CPhA Centennial Leadership Award
In recognition of a student who has actively promoted the profession of pharmacy and his/her faculty and has achieved good academic standing.
- Indraj Uppal, University of British Columbia
- Alison Cheung, University of Alberta
- Ryan Chan, University of Saskatchewan
- Madison Wong, University of Manitoba
- Theodora Solomon Udounwa, University of Toronto
- Kristy Wong, University of Waterloo
- Audrey Noël-Blanchette, Université Laval
- Mikhail-Paul Cardinal, Université de Montréal
- Carter Vanlderstine, Dalhousie University
- Caitlyn Coles, Memorial University
Indraj Uppal grew up in Surrey, BC, and completed a BSc in biology before starting pharmacy school. She attributes much of her personal development and the opportunities she’s had to the fact that she was able to get an education. Indraj’s family comes from a small village in India where life is very different. There is no hot running water, and many do not finish high school. Her mom only had the opportunity to study up until Grade 9, and her grandpa never learned how to read or write. “Education has been a very empowering resource in my life,” she says. “That’s why I’d like to become a pharmacist.” Indraj is inspired by how pharmacists empower patients to take care of themselves by educating them, whether it be by providing medication counselling or answering patients' questions about their medications, all without the need for an appointment. She finds the work she does to be incredibly fulfilling, and can’t wait to serve her community as a pharmacist!
Alison Cheung was born and raised in Nanaimo, BC, before moving to Alberta to pursue a post-secondary education and a PharmD at the University of Alberta. Alison is highly passionate about the profession and takes pride in sharing this enthusiasm with peers and the public. Since her first year, she has been highly involved in pharmacy-related activities, clinical research and extracurriculars. For the past 3 years, she was the editor of the University of Alberta’s Faculty magazine, the Pharmacy Quarterly. She is currently an executive with the Alberta Pharmacy Students’ Association and has served as a CSHP-AB Student Committee Chair for the past 2 years. Throughout her studies and work as a hospital pharmacy summer student, Alison has been exposed to incredible professors and preceptors who have been inspirational in their professionalism and contagious in their enthusiasm for their work. “I feel very fortunate to have chosen pharmacy as a career path at a time when the profession is undergoing an exciting transformation further into the clinical realm,” she says. “I am excited to pay it forward to the profession in my own way.”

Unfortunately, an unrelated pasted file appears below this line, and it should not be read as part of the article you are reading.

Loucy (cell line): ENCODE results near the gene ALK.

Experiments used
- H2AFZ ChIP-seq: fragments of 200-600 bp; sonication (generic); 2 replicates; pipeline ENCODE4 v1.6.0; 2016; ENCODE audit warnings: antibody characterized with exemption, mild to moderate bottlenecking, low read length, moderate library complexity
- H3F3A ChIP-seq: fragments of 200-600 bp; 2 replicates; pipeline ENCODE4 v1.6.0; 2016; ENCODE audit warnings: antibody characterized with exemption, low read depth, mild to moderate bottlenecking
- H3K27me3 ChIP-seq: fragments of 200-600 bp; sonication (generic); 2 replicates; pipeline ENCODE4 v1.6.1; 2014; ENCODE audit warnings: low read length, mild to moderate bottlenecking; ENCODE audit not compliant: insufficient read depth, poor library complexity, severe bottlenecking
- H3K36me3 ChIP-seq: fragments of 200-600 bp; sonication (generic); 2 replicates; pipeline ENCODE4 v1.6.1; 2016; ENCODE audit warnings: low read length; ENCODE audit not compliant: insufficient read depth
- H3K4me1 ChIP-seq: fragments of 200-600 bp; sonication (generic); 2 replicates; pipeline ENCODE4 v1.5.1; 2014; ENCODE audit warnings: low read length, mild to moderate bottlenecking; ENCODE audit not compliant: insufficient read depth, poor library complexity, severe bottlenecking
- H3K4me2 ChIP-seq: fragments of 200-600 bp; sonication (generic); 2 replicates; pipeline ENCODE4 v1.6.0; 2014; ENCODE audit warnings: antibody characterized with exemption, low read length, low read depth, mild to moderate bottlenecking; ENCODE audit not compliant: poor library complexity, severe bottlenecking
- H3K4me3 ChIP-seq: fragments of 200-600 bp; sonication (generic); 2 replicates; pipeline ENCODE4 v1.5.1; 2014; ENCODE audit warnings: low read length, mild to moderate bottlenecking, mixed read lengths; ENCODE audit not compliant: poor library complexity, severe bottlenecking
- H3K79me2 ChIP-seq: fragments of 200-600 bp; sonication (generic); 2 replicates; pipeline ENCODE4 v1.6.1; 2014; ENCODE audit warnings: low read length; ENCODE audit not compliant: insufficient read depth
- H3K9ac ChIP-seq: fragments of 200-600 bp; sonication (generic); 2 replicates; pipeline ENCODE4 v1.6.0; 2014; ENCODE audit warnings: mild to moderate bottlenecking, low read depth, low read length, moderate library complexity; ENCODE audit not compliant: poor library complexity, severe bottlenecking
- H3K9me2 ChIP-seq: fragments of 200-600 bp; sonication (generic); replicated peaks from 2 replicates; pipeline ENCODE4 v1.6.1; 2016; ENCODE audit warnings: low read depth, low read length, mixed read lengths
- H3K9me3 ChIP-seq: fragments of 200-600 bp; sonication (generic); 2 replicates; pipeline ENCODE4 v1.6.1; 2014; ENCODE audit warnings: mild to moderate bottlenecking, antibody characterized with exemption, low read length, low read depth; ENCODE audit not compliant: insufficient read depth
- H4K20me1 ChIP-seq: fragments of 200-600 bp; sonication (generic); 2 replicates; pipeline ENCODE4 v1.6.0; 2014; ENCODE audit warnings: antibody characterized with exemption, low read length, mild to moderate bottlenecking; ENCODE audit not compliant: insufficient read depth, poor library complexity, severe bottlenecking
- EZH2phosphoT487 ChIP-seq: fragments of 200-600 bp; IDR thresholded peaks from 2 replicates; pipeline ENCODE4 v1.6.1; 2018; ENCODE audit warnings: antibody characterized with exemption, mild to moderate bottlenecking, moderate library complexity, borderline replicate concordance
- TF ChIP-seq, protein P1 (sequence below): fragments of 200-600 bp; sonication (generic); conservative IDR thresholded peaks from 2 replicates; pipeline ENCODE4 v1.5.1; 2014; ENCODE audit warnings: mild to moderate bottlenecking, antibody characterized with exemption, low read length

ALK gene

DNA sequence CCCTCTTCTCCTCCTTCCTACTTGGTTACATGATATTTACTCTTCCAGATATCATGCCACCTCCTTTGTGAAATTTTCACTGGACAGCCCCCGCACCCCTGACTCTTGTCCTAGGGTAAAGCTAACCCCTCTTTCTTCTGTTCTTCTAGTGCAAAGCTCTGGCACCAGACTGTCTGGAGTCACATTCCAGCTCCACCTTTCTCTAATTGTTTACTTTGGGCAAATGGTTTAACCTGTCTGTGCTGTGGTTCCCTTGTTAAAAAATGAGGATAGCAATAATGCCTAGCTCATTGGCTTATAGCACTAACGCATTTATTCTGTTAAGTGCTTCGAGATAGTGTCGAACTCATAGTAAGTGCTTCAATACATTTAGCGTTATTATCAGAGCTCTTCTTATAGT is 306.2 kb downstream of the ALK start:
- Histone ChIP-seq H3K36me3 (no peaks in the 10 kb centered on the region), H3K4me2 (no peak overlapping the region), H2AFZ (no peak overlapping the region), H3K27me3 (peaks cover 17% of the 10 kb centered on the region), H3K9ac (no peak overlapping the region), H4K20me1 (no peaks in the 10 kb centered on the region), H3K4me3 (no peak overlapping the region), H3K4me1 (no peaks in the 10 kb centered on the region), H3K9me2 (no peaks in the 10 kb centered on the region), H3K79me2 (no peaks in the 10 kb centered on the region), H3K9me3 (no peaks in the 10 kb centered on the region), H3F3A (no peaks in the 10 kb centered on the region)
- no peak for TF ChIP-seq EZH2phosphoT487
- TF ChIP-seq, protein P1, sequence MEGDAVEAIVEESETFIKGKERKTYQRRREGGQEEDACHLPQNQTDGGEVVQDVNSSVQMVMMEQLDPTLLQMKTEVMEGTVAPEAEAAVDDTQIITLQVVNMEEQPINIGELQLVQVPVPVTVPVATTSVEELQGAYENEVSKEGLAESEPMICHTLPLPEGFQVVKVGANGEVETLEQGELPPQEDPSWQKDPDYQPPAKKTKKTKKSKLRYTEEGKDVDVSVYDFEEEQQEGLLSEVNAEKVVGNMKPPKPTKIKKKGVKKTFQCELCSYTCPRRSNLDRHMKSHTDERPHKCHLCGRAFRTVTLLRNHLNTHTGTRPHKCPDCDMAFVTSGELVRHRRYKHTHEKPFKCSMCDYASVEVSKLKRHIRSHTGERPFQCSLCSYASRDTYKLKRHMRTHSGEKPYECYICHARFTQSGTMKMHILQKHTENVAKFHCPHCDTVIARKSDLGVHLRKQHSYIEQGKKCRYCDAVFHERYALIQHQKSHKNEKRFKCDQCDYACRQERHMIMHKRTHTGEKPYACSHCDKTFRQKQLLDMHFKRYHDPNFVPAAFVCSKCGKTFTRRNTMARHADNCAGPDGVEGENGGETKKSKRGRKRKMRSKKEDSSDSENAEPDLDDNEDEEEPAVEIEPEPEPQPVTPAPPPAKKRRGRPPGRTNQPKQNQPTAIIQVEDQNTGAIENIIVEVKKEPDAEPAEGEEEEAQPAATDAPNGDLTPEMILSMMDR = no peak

Ryan Chan grew up in Saskatoon, SK, where he is pursuing his PharmD at the University of Saskatchewan. Ryan was drawn to the profession of pharmacy after learning about the critical role pharmacists play in guiding, advising and optimizing patient health outcomes. Ryan is an avid researcher, passionate advocate for health equity and a facilitator of community engagement through his dedicated involvement with Big Brothers Big Sisters. With a shortage of family physicians within Canada, Ryan actively engages in conversations with community members and educates youth and adolescents about the role of a pharmacist. He has presented on pharmacists’ scope of practice, highlighting expanding services such as minor ailment prescribing, and the foundational role pharmacists play in navigating the complex health-care system. “I hope to pursue a career in academia, where I can mentor and educate future generations of pharmacists and hopefully instill values that have contributed to his successes,” he says.
Madison Wong was born and raised in Winnipeg, MB, where she completed her BSc majoring in genetics prior to pursuing her PharmD at the University of Manitoba. Now in her final year of the program, she is excited to apply all that she has learned during her experiential rotations. Madison has always enjoyed being active in her community and challenges herself by taking on leadership roles. “I am thankful for the connections I have made along the way,” she says, “I am continually inspired by the collaborative work around me.” This year as President of CAPSI National Council and Past-President of the University of Manitoba Pharmacy Students’ Association, Madison will continue to advocate for pharmacy students across Canada and for the betterment of the profession. She is looking forward to joining this ever-changing profession upon graduation and hopes to see increased government support for pharmacists’ expanding scope.
Kristy Wong’s journey began in Hong Kong, where she was born, before moving with her family to Toronto, ON, at the age of 6. After completing high school in BC, Kristy returned to Ontario to attend the University of Waterloo with Conditional Admission to Pharmacy (CAP) status. “I have always been drawn to the field of pharmacy,” she says. “It offers limitless, versatile opportunities for learning and development.” Kristy’s passion for creating student opportunities and promoting mental wellness have led her to take an active role in developing programs for pharmacy students, such as co-organizing a national CAPSI mentorship program and collaborating with local elementary schools to create motivational cards for students during the exam period. With a strong desire to foster a positive culture in pharmacy, Kristy aspires to continue creating opportunities for students from all background to develop professionally and personally, allowing them to thrive in the field of pharmacy.